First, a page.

Beginning readers will be able to read this refreshing tale alone; younger kids will tell it from the pictures.

WALK YOUR DOG

A child and a dog go through their day together.

With nary an adult in sight, the 4- or 5-year-old unnamed child with messy brown pigtails takes charge, brushing the dog in a messy bathroom, feeding the dog at a little table where it wreaks havoc, dressing the canine in all sorts of outfits, and finally taking it outdoors, where the duo meets a small gold-and-brown cat. The dog gets away from its owner and merrily chases the cat through the park, until the child falls in the mud and finally catches the leash again, just in time for ice cream. With just three words in each spread and only the verb varying (“Train your dog. / Treat your dog”), the watercolor-and–colored-pencil art provides delightful details, sometimes using animation strategies to advance the action, as in the “Train your dog” spread, in which the child first glares at the dog, the dog then licks the child, the child instructs the dog, and finally, in a full-page illustration, the dog sits and wags its tail, drawn as three tails with arcing motion lines crossing them. The suburban setting is shown in soft, light pastel hues, while the big, brown dog is given texture with pencil. The minimal text works well with the maximal visual storytelling.

Beginning readers will be able to read this refreshing tale alone; younger kids will tell it from the pictures. (Picture book. 3-6)

Pub Date: June 5, 2018

ISBN: 978-0-399-54652-5

Page Count: 32

Publisher: Putnam

Review Posted Online: March 27, 2018

Kirkus Reviews Issue: April 15, 2018

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A sweet reminder that it’s easy to weather a storm with the company and kindness of friends.

GOOD NIGHT, LITTLE BLUE TRUCK

Is it a stormy-night scare or a bedtime book? Both!

Little Blue Truck and his good friend Toad are heading home when a storm lets loose. Before long, their familiar, now very nervous barnyard friends (Goat, Hen, Goose, Cow, Duck, and Pig) squeeze into the garage. Blue explains that “clouds bump and tumble in the sky, / but here inside we’re warm and dry, / and all the thirsty plants below / will get a drink to help them grow!” The friends begin to relax. “Duck said, loud as he could quack it, / ‘THUNDER’S JUST A NOISY RACKET!’ ” In the quiet after the storm, the barnyard friends are sleepy, but the garage is not their home. “ ‘Beep!’ said Blue. ‘Just hop inside. / All aboard for the bedtime ride!’ ” Young readers will settle down for their own bedtimes as Blue and Toad drop each friend at home and bid them a good night before returning to the garage and their own beds. “Blue gave one small sleepy ‘Beep.’ / Then Little Blue Truck fell fast asleep.” Joseph’s rich nighttime-blue illustrations (done “in the style of [series co-creator] Jill McElmurry”) highlight the power of the storm and capture the still serenity that follows. Little Blue Truck has been chugging along since 2008, but there seems to be plenty of gas left in the tank.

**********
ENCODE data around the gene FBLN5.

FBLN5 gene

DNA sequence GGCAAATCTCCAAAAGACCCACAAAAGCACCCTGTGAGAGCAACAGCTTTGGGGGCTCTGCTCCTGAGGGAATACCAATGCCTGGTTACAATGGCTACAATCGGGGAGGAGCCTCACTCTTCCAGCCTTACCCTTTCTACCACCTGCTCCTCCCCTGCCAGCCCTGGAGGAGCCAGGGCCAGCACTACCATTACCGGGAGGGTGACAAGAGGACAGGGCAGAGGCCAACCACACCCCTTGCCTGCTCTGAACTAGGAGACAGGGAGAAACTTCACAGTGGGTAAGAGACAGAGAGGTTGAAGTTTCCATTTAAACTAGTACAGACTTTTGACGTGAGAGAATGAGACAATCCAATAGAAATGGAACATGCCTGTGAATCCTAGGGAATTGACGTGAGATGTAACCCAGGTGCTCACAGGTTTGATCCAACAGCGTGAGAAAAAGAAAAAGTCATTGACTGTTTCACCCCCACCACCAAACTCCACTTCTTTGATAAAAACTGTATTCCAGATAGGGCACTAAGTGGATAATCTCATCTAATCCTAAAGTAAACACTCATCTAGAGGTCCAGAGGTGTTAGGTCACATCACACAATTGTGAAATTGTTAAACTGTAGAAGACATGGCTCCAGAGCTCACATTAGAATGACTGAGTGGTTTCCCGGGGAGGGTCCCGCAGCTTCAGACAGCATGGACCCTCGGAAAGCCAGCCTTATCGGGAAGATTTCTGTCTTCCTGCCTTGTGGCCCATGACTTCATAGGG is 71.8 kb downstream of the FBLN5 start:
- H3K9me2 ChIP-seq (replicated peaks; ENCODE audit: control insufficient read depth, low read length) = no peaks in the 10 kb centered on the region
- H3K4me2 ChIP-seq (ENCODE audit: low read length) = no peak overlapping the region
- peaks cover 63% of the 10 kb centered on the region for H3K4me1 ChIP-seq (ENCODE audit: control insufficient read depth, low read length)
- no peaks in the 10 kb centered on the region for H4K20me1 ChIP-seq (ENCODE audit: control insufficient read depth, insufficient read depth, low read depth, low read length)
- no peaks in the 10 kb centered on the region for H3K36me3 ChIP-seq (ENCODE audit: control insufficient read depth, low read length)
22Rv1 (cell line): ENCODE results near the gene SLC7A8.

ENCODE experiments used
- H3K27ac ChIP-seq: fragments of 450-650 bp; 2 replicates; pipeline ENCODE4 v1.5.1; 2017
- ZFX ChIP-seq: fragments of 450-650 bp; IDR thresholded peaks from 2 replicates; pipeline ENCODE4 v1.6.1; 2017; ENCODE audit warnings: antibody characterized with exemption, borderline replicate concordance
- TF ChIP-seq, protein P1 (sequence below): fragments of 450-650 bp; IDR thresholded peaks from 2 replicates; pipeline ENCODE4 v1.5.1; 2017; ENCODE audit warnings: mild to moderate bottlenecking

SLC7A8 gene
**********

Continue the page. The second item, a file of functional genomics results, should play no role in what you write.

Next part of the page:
A sweet reminder that it’s easy to weather a storm with the company and kindness of friends. (Picture book. 3-6)

Pub Date: Oct. 22, 2019

ISBN: 978-1-328-85213-7

Page Count: 32

Publisher: HMH Books

Review Posted Online: June 23, 2019

Kirkus Reviews Issue: July 15, 2019

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A sweet, tender and charming experience to read aloud or together.

HEY, DUCK!

A clueless duckling tries to make a new friend.

He is confused by this peculiar-looking duck, who has a long tail, doesn’t waddle and likes to be alone. No matter how explicitly the creature denies he is a duck and announces that he is a cat, the duckling refuses to acknowledge the facts.  When this creature expresses complete lack of interest in playing puddle stomp, the little ducking goes off and plays on his own. But the cat is not without remorse for rejecting an offered friendship. Of course it all ends happily, with the two new friends enjoying each other’s company. Bramsen employs brief sentences and the simplest of rhymes to tell this slight tale. The two heroes are meticulously drawn with endearing, expressive faces and body language, and their feathers and fur appear textured and touchable. Even the detailed tree bark and grass seem three-dimensional. There are single- and double-page spreads, panels surrounded by white space and circular and oval frames, all in a variety of eye-pleasing juxtapositions. While the initial appeal is solidly visual, young readers will get the gentle message that friendship is not something to take for granted but is to be embraced with open arms—or paws and webbed feet.

A sweet, tender and charming experience to read aloud or together. (Picture book. 3-6)

Pub Date: Jan. 22, 2013

ISBN: 978-0-375-86990-7

Page Count: 40

Publisher: Random House

Review Posted Online: Nov. 14, 2012

Kirkus Reviews Issue: Dec. 1, 2012

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